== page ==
Around dinner time, came the perfect Swedish weather, the rain with strong winds. Dinner was served in the barn that night by candle light.

The next morning was even better. I naturally woke up just before the sunrise and watched the sun rise and shine on ourselves. Imagine water, then tall trees in the distance over the other side of the lake and then the sun, piercing its way out of thick white clouds! It was unreal, something we are used to seeing in the movies however not in our daily lives. I then went kayaking, my new found love, and felt extremely confident in the water, something I have never done in my life. The peace and calm of the lake with fishes swimming just below was relaxing rather than frightening.

Having to leave the kayak to go have breakfast was difficult! But my body needed food, after which we went back in to water, this time to fish. I opted for the tube instead of the boat which was a lot of fun. I do wish that I had managed to actually catch a fish too but I guess I was too busy learning how to ride that tube! My friends caught some which was nice (for them).

Luckily my lunch wasn’t dependent on me catching the fish and once we got to the barn, an amazing surprise was waiting for us. A three course meal starting with a beautiful chanterelle mushroom soup, pike fish mixed with potatoes and loganberry tart. More rowing, kayaking, sauna and swimming in the late followed in the afternoon before the most amazing five course dinner prepared by the chef from a local restaurant that has been in business for over 40 years. All ingredients were locally sourced and made from scratch. We kept chatting and laughing until late before one last walk back to the cabin in the dead of night.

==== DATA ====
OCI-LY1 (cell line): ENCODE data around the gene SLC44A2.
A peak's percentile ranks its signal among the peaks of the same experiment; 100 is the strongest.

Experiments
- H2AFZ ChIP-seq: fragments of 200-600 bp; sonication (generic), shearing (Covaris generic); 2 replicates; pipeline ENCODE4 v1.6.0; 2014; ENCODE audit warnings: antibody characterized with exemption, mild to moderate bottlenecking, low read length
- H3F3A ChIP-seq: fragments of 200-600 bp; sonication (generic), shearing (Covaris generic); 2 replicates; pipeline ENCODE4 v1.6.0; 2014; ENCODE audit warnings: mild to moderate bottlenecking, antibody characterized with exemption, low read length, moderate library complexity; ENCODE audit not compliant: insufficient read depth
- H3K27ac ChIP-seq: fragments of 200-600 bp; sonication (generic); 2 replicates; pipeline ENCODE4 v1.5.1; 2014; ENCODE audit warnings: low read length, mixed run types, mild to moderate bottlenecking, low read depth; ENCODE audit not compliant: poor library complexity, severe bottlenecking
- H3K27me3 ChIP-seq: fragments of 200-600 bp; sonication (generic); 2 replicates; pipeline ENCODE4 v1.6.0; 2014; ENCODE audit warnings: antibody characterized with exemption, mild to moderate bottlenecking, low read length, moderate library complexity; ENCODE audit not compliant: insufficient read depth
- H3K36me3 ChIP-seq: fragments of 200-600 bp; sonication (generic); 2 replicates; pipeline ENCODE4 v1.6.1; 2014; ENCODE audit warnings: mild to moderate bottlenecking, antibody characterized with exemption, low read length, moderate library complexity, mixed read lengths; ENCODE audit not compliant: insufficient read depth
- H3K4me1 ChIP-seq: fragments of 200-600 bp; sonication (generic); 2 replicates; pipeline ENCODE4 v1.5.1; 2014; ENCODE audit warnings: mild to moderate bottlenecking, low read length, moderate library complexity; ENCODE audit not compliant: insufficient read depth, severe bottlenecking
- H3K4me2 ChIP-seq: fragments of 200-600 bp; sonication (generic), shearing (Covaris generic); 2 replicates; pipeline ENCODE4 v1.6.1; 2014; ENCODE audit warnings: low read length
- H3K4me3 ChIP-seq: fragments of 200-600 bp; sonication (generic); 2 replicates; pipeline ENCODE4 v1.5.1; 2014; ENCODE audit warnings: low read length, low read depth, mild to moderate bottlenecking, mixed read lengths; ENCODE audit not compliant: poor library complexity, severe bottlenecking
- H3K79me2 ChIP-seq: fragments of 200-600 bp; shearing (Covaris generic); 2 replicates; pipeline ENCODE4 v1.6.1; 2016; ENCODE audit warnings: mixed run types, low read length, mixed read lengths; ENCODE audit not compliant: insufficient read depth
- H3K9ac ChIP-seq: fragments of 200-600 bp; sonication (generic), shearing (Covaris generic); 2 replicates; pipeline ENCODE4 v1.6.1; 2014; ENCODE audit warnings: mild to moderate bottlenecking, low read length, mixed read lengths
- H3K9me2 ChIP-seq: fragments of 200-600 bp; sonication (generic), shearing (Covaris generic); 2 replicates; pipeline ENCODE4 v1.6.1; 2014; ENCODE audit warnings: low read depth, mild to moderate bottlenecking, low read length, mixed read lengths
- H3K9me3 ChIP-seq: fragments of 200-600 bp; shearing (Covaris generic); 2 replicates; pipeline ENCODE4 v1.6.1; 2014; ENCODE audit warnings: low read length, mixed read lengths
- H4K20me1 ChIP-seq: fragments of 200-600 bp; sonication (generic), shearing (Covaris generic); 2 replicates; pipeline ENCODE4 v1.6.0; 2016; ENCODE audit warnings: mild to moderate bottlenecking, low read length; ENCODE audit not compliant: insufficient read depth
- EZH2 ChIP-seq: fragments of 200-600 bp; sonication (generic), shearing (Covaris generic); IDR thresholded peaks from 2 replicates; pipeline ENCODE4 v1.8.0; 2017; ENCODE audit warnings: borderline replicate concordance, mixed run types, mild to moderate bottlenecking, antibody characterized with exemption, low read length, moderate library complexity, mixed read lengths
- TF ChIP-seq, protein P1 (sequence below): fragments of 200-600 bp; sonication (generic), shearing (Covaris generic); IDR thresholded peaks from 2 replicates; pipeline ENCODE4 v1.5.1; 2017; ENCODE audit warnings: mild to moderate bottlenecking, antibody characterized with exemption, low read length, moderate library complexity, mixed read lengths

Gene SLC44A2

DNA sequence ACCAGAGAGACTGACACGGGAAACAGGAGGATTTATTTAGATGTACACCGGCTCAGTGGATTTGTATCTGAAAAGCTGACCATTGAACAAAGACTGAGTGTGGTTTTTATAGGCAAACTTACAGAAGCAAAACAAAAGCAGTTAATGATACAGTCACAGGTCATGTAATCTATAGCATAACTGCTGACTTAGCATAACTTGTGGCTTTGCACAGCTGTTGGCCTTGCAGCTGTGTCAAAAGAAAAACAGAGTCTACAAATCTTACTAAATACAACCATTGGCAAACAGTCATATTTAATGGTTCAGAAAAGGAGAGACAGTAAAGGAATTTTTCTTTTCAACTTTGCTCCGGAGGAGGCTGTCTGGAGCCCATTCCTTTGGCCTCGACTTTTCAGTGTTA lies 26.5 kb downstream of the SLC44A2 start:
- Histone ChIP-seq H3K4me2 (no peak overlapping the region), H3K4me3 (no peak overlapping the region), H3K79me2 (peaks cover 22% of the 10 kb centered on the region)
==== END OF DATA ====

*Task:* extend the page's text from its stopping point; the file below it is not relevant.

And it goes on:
The next morning was a realisation that the 72 hours had gone by so quickly, and I was sad to say goodbye to the some of the most beautiful, humble and hospitable people I have ever met!

I have had a life changing experience, an experience I will never forget! I’d like to thank everyone who made this most memorable of visits so utterly worthwhile.